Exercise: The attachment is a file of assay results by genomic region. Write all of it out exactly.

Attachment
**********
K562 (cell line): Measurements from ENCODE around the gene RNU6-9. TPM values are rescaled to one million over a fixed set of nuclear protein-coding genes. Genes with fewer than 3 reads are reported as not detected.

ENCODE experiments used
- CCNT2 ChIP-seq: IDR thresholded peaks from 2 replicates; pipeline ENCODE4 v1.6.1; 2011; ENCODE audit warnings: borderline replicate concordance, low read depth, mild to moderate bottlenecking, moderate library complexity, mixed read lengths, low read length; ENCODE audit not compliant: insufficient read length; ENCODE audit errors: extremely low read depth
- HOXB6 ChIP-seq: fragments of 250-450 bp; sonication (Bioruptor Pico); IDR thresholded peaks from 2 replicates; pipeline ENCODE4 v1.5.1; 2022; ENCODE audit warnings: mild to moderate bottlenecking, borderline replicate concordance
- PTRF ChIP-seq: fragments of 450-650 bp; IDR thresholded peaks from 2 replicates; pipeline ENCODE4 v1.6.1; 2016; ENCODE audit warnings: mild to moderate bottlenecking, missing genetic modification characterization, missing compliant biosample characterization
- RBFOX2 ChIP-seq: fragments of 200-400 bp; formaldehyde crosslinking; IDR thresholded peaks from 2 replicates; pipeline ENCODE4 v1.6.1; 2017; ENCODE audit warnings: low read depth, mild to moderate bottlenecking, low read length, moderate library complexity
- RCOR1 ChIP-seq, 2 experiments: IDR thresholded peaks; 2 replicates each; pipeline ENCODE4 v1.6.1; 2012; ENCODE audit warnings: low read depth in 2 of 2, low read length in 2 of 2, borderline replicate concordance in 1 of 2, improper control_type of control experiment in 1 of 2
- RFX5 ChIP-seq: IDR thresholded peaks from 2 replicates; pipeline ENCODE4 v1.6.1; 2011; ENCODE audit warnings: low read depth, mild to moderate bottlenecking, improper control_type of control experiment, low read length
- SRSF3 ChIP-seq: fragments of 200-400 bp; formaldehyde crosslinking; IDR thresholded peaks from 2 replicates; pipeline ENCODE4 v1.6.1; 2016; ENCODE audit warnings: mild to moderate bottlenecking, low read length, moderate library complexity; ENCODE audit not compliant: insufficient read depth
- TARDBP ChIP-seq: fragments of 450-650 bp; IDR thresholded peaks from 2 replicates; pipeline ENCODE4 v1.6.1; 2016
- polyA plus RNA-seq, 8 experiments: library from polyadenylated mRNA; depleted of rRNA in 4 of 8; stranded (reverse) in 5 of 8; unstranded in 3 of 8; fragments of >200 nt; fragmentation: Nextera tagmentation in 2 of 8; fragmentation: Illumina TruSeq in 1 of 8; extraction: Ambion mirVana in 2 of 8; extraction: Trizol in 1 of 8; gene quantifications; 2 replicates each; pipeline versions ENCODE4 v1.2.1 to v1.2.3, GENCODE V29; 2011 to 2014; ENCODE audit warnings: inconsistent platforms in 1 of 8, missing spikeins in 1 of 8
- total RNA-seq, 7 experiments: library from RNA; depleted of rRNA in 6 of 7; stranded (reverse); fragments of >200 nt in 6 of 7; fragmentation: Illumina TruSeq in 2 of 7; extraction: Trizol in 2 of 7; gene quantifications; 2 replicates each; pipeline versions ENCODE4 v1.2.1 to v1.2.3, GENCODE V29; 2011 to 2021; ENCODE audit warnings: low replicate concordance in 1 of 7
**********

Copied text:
K562 (cell line): Measurements from ENCODE around the gene RNU6-9. TPM values are rescaled to one million over a fixed set of nuclear protein-coding genes. Genes with fewer than 3 reads are reported as not detected.

ENCODE experiments used
- CCNT2 ChIP-seq: IDR thresholded peaks from 2 replicates; pipeline ENCODE4 v1.6.1; 2011; ENCODE audit warnings: borderline replicate concordance, low read depth, mild to moderate bottlenecking, moderate library complexity, mixed read lengths, low read length; ENCODE audit not compliant: insufficient read length; ENCODE audit errors: extremely low read depth
- HOXB6 ChIP-seq: fragments of 250-450 bp; sonication (Bioruptor Pico); IDR thresholded peaks from 2 replicates; pipeline ENCODE4 v1.5.1; 2022; ENCODE audit warnings: mild to moderate bottlenecking, borderline replicate concordance
- PTRF ChIP-seq: fragments of 450-650 bp; IDR thresholded peaks from 2 replicates; pipeline ENCODE4 v1.6.1; 2016; ENCODE audit warnings: mild to moderate bottlenecking, missing genetic modification characterization, missing compliant biosample characterization
- RBFOX2 ChIP-seq: fragments of 200-400 bp; formaldehyde crosslinking; IDR thresholded peaks from 2 replicates; pipeline ENCODE4 v1.6.1; 2017; ENCODE audit warnings: low read depth, mild to moderate bottlenecking, low read length, moderate library complexity
- RCOR1 ChIP-seq, 2 experiments: IDR thresholded peaks; 2 replicates each; pipeline ENCODE4 v1.6.1; 2012; ENCODE audit warnings: low read depth in 2 of 2, low read length in 2 of 2, borderline replicate concordance in 1 of 2, improper control_type of control experiment in 1 of 2
- RFX5 ChIP-seq: IDR thresholded peaks from 2 replicates; pipeline ENCODE4 v1.6.1; 2011; ENCODE audit warnings: low read depth, mild to moderate bottlenecking, improper control_type of control experiment, low read length
- SRSF3 ChIP-seq: fragments of 200-400 bp; formaldehyde crosslinking; IDR thresholded peaks from 2 replicates; pipeline ENCODE4 v1.6.1; 2016; ENCODE audit warnings: mild to moderate bottlenecking, low read length, moderate library complexity; ENCODE audit not compliant: insufficient read depth
- TARDBP ChIP-seq: fragments of 450-650 bp; IDR thresholded peaks from 2 replicates; pipeline ENCODE4 v1.6.1; 2016
- polyA plus RNA-seq, 8 experiments: library from polyadenylated mRNA; depleted of rRNA in 4 of 8; stranded (reverse) in 5 of 8; unstranded in 3 of 8; fragments of >200 nt; fragmentation: Nextera tagmentation in 2 of 8; fragmentation: Illumina TruSeq in 1 of 8; extraction: Ambion mirVana in 2 of 8; extraction: Trizol in 1 of 8; gene quantifications; 2 replicates each; pipeline versions ENCODE4 v1.2.1 to v1.2.3, GENCODE V29; 2011 to 2014; ENCODE audit warnings: inconsistent platforms in 1 of 8, missing spikeins in 1 of 8
- total RNA-seq, 7 experiments: library from RNA; depleted of rRNA in 6 of 7; stranded (reverse); fragments of >200 nt in 6 of 7; fragmentation: Illumina TruSeq in 2 of 7; extraction: Trizol in 2 of 7; gene quantifications; 2 replicates each; pipeline versions ENCODE4 v1.2.1 to v1.2.3, GENCODE V29; 2011 to 2021; ENCODE audit warnings: low replicate concordance in 1 of 7